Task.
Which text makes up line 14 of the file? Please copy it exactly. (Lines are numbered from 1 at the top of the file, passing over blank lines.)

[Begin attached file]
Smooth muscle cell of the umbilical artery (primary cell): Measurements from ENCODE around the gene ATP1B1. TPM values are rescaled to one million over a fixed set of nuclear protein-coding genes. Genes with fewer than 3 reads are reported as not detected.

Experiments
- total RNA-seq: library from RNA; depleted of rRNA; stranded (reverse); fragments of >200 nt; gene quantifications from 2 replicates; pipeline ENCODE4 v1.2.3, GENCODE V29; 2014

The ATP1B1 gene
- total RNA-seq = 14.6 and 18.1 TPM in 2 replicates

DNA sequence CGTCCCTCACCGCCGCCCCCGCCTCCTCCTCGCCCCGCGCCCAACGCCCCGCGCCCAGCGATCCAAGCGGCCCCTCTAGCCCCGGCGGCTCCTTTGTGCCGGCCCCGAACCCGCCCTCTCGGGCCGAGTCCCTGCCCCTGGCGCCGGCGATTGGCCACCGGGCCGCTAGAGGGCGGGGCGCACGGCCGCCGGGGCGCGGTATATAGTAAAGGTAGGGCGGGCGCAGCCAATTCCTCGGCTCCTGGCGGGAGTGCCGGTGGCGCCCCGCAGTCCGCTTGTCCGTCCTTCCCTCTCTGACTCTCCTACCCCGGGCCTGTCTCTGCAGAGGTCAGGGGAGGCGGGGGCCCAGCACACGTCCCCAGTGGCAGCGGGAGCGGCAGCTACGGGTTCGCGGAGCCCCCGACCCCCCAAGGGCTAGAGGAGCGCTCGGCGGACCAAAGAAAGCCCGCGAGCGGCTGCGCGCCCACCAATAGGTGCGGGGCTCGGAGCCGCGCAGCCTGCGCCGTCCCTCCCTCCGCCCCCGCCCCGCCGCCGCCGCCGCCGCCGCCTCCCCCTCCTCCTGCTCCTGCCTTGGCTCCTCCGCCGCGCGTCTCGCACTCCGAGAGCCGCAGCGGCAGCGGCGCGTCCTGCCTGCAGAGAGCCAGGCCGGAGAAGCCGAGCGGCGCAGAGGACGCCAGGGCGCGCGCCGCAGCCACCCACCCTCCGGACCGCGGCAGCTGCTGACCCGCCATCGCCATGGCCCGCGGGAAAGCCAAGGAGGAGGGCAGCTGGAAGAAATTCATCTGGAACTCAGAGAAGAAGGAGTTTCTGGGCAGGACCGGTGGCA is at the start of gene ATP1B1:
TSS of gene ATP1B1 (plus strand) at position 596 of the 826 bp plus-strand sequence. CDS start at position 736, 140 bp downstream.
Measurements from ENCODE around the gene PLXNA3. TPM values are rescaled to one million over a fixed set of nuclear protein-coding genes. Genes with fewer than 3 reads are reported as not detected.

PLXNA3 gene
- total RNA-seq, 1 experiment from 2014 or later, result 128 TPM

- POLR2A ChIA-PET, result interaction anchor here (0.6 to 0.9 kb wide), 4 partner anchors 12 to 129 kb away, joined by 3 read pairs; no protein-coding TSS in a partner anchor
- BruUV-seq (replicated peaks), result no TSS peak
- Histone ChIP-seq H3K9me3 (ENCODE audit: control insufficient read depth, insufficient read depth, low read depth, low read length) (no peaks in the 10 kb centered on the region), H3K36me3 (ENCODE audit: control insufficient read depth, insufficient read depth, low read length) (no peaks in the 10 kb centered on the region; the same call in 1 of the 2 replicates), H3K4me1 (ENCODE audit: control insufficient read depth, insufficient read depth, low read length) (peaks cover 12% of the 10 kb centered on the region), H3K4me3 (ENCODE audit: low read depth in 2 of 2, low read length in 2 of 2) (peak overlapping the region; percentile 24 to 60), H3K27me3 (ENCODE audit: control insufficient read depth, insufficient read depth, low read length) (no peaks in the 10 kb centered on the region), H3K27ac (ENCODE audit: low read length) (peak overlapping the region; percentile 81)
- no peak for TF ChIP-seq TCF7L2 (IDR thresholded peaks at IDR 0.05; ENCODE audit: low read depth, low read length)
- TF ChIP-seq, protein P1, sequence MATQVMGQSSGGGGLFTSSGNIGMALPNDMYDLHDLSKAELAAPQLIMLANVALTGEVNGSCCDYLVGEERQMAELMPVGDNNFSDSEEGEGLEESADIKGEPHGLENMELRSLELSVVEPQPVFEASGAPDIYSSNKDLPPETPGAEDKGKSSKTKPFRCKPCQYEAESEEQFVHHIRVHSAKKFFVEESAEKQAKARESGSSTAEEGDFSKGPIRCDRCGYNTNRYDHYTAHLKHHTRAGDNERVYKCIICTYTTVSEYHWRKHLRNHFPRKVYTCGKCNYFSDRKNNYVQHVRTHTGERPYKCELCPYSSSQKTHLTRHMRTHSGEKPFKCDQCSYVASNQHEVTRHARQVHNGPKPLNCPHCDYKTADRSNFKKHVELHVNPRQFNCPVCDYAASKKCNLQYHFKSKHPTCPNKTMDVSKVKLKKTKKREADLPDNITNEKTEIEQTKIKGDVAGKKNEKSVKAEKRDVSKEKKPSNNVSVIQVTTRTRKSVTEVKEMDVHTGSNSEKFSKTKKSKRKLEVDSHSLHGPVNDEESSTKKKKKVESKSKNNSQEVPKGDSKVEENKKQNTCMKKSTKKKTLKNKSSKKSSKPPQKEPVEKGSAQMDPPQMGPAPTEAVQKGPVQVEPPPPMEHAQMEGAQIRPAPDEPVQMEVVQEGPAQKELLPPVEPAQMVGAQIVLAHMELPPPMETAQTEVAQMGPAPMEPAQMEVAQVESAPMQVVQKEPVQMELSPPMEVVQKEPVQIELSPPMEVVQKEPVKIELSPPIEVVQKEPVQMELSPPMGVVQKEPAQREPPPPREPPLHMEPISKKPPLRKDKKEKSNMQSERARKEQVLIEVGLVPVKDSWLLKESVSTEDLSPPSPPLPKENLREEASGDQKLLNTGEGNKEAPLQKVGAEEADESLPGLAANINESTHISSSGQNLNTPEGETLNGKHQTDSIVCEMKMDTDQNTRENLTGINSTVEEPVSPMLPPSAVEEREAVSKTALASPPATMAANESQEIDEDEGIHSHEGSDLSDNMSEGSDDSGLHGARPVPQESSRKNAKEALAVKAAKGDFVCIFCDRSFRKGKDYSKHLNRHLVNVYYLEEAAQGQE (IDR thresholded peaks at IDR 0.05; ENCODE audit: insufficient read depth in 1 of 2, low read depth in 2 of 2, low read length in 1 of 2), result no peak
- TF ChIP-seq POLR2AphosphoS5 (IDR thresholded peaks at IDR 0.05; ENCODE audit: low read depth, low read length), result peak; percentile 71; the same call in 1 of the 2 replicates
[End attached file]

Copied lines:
- no peak for TF ChIP-seq TCF7L2 (IDR thresholded peaks at IDR 0.05; ENCODE audit: low read depth, low read length)